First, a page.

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“Murder at the Howard Johnson’s” Makes Death Hilarious

The University Theatre at N.C. State's cast for Ron Clark and Sam Bobrick's 1979 comedy, "Murder at the Howard Johnson's," includes (from left) Chris Burner, Flynt Burton, and Michael Brocki (photo by Ron Foreman)

The University Theatre at N.C. State’s stellar cast for Ron Clark and Sam Bobrick’s uproarious and utterly charming 1979 comedy, “Murder at the Howard Johnson’s,” includes (from left) Chris Burner, Flynt Burton, and Michael Brocki (photo by Ron Foreman)

“People like us don’t kill people. We’re much too middle class for that,” says Paul Miller (Michael Brocki) shortly after being hit with the doubly-bad news that his wife, Arlene (Flynt Burton), is having an affair with their dentist, Mitchell (Chris Burner), and that the two plan to murder him if he won’t agree to a divorce. This statement—which turns out to be quite true—is uttered in the fast-moving first act of University Theatre’s production of “Murder at the Howard Johnson’s,” directed by Rachel Klem as part of TheatreFest 2013.

Paul’s attempted murder isn’t the only one featured in this uproarious and utterly charming little comedy. No, audience members get to watch these three characters as they struggle with their love triangle and try to off one another for over a year. While the story calls for a production that’s rather gimmicky, a strong cast with great chemistry and proven comedy chops keeps things from veering too far into the ridiculous zone. That’s not to say that there’s not some ridiculousness involved—picture two grown men running around and trying to push one another off a hotel ledge—but this cast manages to make every moment honestly funny instead of hokey-funny.

Brocki is perhaps the strongest in the line-up, managing to make dopey-but-sweet Paul utterly likeable and providing some great belly laughs thanks to his earnest, straight-faced delivery and easy physicality. Burton certainly holds her own among the men with her perfect, overly-dramatic Arlene, and Burner creates a Mitchell who’s equal parts sleazeball and charmer.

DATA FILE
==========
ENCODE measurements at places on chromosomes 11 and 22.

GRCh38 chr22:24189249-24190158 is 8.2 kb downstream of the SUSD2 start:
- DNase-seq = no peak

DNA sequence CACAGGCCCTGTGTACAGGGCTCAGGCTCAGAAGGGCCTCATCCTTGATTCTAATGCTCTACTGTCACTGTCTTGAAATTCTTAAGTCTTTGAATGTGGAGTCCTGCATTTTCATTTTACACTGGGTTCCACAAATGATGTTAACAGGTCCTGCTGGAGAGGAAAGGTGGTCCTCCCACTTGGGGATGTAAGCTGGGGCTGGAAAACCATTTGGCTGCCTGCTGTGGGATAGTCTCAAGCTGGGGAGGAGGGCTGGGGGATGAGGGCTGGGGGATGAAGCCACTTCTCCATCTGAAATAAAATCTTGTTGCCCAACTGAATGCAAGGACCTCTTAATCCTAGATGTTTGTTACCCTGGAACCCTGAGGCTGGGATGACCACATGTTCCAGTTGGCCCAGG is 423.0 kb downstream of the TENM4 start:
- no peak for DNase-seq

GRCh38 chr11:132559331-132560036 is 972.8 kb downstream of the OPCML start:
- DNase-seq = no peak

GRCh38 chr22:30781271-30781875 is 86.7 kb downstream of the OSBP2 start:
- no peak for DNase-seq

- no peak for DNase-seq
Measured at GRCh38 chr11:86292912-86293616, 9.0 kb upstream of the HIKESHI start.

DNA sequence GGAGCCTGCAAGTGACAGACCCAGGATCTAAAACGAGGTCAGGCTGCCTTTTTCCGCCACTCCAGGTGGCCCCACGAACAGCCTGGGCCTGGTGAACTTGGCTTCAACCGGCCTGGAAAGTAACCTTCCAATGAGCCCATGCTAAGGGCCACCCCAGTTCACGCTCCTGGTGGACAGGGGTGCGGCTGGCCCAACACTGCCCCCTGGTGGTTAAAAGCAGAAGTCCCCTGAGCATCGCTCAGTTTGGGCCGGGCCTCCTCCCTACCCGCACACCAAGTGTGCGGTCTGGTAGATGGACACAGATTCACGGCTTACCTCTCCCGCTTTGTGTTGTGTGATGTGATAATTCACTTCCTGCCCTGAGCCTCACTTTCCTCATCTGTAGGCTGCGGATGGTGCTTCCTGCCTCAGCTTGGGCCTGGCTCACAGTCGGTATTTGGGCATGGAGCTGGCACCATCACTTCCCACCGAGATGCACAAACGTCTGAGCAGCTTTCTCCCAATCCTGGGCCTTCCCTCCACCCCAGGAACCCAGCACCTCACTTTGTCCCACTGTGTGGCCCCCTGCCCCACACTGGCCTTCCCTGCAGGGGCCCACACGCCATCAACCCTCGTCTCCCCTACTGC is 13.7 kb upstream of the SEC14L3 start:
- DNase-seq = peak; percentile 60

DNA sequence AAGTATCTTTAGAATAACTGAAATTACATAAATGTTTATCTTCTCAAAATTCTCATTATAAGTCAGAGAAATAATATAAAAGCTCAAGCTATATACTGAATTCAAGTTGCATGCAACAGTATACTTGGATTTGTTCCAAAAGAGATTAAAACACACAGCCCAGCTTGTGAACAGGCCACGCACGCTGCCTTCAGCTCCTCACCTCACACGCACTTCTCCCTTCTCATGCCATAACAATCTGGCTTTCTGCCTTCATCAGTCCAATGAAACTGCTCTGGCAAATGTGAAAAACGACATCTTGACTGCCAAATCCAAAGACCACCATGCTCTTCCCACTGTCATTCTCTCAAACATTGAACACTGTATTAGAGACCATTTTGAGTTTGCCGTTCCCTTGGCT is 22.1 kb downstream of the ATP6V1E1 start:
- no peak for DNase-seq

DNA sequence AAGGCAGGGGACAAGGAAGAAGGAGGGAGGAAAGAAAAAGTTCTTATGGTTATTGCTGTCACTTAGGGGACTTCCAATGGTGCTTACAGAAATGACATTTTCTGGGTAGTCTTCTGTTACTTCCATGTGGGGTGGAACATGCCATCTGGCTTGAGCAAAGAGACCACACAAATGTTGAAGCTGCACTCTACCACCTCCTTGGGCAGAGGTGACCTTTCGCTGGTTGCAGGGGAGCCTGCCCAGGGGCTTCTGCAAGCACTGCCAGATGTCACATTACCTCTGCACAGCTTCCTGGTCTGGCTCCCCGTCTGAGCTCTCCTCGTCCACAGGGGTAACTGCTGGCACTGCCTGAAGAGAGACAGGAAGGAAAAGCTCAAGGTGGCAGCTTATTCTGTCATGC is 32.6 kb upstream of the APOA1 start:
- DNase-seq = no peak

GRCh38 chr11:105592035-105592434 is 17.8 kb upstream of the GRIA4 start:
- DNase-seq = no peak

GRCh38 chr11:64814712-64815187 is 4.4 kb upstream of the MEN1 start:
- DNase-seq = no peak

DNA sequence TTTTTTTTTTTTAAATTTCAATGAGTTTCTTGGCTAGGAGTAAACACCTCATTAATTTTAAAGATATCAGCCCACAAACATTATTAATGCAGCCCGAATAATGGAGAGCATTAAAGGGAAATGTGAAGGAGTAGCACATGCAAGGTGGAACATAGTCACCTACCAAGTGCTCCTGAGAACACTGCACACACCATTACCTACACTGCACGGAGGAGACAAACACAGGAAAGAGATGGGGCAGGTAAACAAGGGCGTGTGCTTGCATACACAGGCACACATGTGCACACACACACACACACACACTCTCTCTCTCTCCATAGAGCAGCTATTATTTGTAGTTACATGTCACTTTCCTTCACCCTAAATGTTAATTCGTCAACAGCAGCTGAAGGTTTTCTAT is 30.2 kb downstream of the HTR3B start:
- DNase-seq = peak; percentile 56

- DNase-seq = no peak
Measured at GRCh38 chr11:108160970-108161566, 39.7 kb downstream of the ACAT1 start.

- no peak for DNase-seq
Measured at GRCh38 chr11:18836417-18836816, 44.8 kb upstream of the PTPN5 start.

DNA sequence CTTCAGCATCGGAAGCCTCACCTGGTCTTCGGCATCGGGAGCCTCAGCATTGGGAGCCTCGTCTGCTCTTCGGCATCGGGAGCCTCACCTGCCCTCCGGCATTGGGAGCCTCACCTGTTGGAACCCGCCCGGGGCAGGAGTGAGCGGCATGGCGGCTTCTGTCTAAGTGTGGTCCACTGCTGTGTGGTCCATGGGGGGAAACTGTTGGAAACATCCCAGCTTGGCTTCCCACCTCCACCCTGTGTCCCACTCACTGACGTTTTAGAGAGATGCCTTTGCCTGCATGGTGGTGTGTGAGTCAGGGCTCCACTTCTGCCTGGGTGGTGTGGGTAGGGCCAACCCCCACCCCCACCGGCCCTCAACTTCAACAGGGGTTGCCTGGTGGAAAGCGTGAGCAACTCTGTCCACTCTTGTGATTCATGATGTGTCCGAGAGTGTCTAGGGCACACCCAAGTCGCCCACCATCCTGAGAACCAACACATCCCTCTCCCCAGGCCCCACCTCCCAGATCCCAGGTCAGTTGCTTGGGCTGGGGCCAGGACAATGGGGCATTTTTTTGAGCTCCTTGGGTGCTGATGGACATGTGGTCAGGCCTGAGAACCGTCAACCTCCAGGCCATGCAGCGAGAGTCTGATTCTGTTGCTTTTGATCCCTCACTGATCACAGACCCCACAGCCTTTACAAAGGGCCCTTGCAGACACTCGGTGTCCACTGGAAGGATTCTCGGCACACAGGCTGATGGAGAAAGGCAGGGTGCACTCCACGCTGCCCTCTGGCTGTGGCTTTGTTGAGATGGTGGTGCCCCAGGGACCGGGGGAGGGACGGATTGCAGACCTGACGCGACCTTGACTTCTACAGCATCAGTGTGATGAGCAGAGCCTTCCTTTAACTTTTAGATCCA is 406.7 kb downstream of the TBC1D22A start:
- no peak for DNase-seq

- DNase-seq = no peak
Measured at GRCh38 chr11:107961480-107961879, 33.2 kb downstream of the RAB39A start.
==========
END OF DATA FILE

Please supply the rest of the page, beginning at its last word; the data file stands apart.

While these fine actors deserve most of the credit for bringing their characters to life, Laura J. Parker’s costume design certainly lends a helping hand. The show, which is set in the mid-70s,  provides lots of opportunities for simple sight-gags, something that Parker takes advantage of. Picture garish, plaid pants, a curly afro that’s to die for, and flowy 70s dresses–the costume choices are like something out of the Brady Bunch, but the Brady Bunch this isn’t.

All of the action is set in a seedy Howard Johnson’s, made all-too-real by Jayme Mellema’s true-to-life set. Everything from the mustard-yellow chairs and ugly orange bedding down to the cheap looking ashtrays screams 70s hotel room.

The stellar set, creative costumes, and superb performances combine to create a show that’s wonderfully funny and surprisingly believable. While there are some deeper nuances to the story, Klem prefers to leave this production light and fun, making it a wonderful summer show and only somewhat of a guilty-pleasure.

University Theatre at N.C. State presents MURDER AT THE HOWARD JOHNSON’S at 7:30 p.m. June 7 and 8, 2 p.m. June 9, 12, and 14, 2 and 7:30 p.m. June 16, 7:30 p.m. June 19, and 7:30 p.m. June 22 and 23 in the Kennedy-McIlwee Studio Theatre in Frank Thompson Hall, 2241 Dunn Ave., Raleigh, North Carolina 27607, presented as part of TheatreFest 2013.

TICKETS: $16 ($14 students and seniors), except $5 for NCSU students with ID.

BOX OFFICE: 919-515-1100 or







Murder at the Howard Johnson’s (1979 play): (Samuel French, Inc.) and (Wikipedia).

The Script: (Google Books).

Ron Clark (playwright): (Wikipedia).

Sam Bobrick (playwright): (official website) and (Wikipedia).

Rachel Klem (director): (Facebook page).

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Categorised in: A&E Theatre Reviews, Lead Story, Reviews